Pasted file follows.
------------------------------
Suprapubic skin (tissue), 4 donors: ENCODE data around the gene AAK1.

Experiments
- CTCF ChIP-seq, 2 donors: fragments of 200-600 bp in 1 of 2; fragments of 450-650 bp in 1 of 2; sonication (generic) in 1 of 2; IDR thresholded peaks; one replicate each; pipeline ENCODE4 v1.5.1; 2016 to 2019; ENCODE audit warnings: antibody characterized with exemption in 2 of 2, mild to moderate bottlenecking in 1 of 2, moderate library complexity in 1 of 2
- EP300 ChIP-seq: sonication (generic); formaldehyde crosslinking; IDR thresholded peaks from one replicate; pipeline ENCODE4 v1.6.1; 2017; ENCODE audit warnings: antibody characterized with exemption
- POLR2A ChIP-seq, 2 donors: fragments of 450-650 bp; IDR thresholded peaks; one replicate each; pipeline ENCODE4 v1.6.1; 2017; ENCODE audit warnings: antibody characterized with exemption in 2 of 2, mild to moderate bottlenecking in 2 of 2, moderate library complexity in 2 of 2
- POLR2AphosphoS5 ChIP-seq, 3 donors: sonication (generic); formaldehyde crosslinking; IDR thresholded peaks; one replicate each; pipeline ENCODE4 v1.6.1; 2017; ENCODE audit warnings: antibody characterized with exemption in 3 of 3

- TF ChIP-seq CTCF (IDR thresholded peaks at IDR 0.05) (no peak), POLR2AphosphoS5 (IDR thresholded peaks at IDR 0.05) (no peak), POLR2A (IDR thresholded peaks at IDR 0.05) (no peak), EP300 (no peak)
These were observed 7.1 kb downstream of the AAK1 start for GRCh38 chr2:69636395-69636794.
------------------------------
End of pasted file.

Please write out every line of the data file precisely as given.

Suprapubic skin (tissue), 4 donors: ENCODE data around the gene AAK1.

Experiments
- CTCF ChIP-seq, 2 donors: fragments of 200-600 bp in 1 of 2; fragments of 450-650 bp in 1 of 2; sonication (generic) in 1 of 2; IDR thresholded peaks; one replicate each; pipeline ENCODE4 v1.5.1; 2016 to 2019; ENCODE audit warnings: antibody characterized with exemption in 2 of 2, mild to moderate bottlenecking in 1 of 2, moderate library complexity in 1 of 2
- EP300 ChIP-seq: sonication (generic); formaldehyde crosslinking; IDR thresholded peaks from one replicate; pipeline ENCODE4 v1.6.1; 2017; ENCODE audit warnings: antibody characterized with exemption
- POLR2A ChIP-seq, 2 donors: fragments of 450-650 bp; IDR thresholded peaks; one replicate each; pipeline ENCODE4 v1.6.1; 2017; ENCODE audit warnings: antibody characterized with exemption in 2 of 2, mild to moderate bottlenecking in 2 of 2, moderate library complexity in 2 of 2
- POLR2AphosphoS5 ChIP-seq, 3 donors: sonication (generic); formaldehyde crosslinking; IDR thresholded peaks; one replicate each; pipeline ENCODE4 v1.6.1; 2017; ENCODE audit warnings: antibody characterized with exemption in 3 of 3

- TF ChIP-seq CTCF (IDR thresholded peaks at IDR 0.05) (no peak), POLR2AphosphoS5 (IDR thresholded peaks at IDR 0.05) (no peak), POLR2A (IDR thresholded peaks at IDR 0.05) (no peak), EP300 (no peak)
These were observed 7.1 kb downstream of the AAK1 start for GRCh38 chr2:69636395-69636794.